Zulfikar Ali Bhutto, the former premier of Pakistan who has been sentenced to death by the military regime, has gone on a hunger strike to protest his treatment in prison.

His lawyer also announced yesterday that Bhutto has one "last wish" - to read Richard Nixon's recently published memoirs.

The lawyer said that Bhutto has not eaten solid food for the past four days and that he has said he will not eat again unless or until his "humiliating and degrading" treatment is improved.

Bhutto, whose appeal against his death sentence opened in Pakistan's supreme court yesterday, is specifically demanding that he be allowed to exercise in the fresh air, that he be given some privacy while performing toilet functions, and that he be permitted to switch off and on his light and cooling fan.

Bhutto's attorney said that the former premier is currently permitted to exercise one hour a day but only in a prison corridor and that five guards are watching him all the time, even at the toilet. A report issued by Amnesty International last week questioned the conditions under which Bhutto is held.

"He is looking terribly thin," the lawyer said. "He is ill, and he is upset at the way they treat him. They seem determined to be a unpleasant as possible, on orders from the military above, of course."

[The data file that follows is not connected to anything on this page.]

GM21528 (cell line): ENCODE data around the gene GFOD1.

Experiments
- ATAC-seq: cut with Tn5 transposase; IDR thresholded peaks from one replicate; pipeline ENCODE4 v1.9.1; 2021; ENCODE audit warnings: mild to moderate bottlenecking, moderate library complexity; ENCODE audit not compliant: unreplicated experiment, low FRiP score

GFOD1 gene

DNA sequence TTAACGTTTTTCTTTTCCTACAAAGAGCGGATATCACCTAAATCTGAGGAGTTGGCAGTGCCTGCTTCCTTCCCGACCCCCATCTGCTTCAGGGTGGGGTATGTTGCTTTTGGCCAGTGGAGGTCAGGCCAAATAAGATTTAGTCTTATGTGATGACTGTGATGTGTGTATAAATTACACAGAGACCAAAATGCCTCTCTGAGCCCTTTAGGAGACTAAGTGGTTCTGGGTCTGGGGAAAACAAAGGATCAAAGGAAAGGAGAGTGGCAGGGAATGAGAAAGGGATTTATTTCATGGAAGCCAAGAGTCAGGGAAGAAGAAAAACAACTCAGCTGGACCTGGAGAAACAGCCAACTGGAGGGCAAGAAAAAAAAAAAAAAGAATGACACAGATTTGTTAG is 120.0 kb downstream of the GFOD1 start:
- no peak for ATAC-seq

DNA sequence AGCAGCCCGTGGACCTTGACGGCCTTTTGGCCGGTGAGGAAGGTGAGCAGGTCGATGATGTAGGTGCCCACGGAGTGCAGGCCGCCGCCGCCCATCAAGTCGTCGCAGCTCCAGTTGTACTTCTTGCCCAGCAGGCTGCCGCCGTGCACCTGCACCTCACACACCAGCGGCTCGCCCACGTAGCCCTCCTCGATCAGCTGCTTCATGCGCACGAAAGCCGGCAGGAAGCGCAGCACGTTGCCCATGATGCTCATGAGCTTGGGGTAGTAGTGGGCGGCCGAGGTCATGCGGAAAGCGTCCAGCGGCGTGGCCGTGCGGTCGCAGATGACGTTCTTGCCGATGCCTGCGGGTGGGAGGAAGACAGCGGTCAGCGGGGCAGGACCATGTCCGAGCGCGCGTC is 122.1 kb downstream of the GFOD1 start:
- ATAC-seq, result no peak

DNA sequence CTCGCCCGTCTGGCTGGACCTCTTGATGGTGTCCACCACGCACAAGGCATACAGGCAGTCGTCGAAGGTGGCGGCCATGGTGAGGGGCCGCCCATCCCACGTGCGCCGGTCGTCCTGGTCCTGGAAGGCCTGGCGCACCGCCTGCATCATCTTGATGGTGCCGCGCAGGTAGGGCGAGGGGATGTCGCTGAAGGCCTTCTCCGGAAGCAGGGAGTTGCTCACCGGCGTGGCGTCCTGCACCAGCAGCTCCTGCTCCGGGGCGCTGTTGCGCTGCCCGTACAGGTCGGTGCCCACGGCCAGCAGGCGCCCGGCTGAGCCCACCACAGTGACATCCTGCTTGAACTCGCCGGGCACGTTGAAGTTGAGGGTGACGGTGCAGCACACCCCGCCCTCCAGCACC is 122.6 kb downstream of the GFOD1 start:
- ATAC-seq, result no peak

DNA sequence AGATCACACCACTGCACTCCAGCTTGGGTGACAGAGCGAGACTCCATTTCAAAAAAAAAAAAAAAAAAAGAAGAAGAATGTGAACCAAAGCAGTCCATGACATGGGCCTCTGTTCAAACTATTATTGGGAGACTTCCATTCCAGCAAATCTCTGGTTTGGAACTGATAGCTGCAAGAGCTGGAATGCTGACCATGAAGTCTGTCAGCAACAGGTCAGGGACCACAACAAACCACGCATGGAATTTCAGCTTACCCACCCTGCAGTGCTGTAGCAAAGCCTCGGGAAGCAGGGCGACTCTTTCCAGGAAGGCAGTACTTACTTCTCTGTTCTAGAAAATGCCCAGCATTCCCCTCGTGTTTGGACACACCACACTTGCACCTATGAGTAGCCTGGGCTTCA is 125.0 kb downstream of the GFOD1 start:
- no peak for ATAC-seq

The appeal, which began before the full nine-man supreme court, is expected to last for up to three months. Despite the presence of many foreign journalists and observers from international legal organizations, Bhutto was not permitted to attend.

The country's chief justice, Anwar Ul Haq, who presided over the case in spite of strenuous objections from Bhutto that he was biased, said that no useful purpose would be served by Bhutto's presence at this stage. He did, however, leave open the possibility that the former premier will be allowed to appear - "to help his lawyers" - in a later stage of the proceedings.

Bhutto and four others were sentenced to death last March by a court in Lahore, the capital of the Punjab, after being found guilty of conspiracy in the 1974 murder of the father of one of Bhutto's political enemies.

If the supreme court upholds the verdict and sentence, then it will be up to the governor of the Punjab, and finally the president of Pakistan (with, presumably, advice from Gen. Zia Ul Haq's military government) to decide whether the popular Bhutto should be executed.

The strategy to be pursued by his legal team, which is led by a former Pakistani attorney general, Yahya Bakhtiar, is to accuse the military government of falsifying records and to demolish the prosecution case for its "lack of real evidence."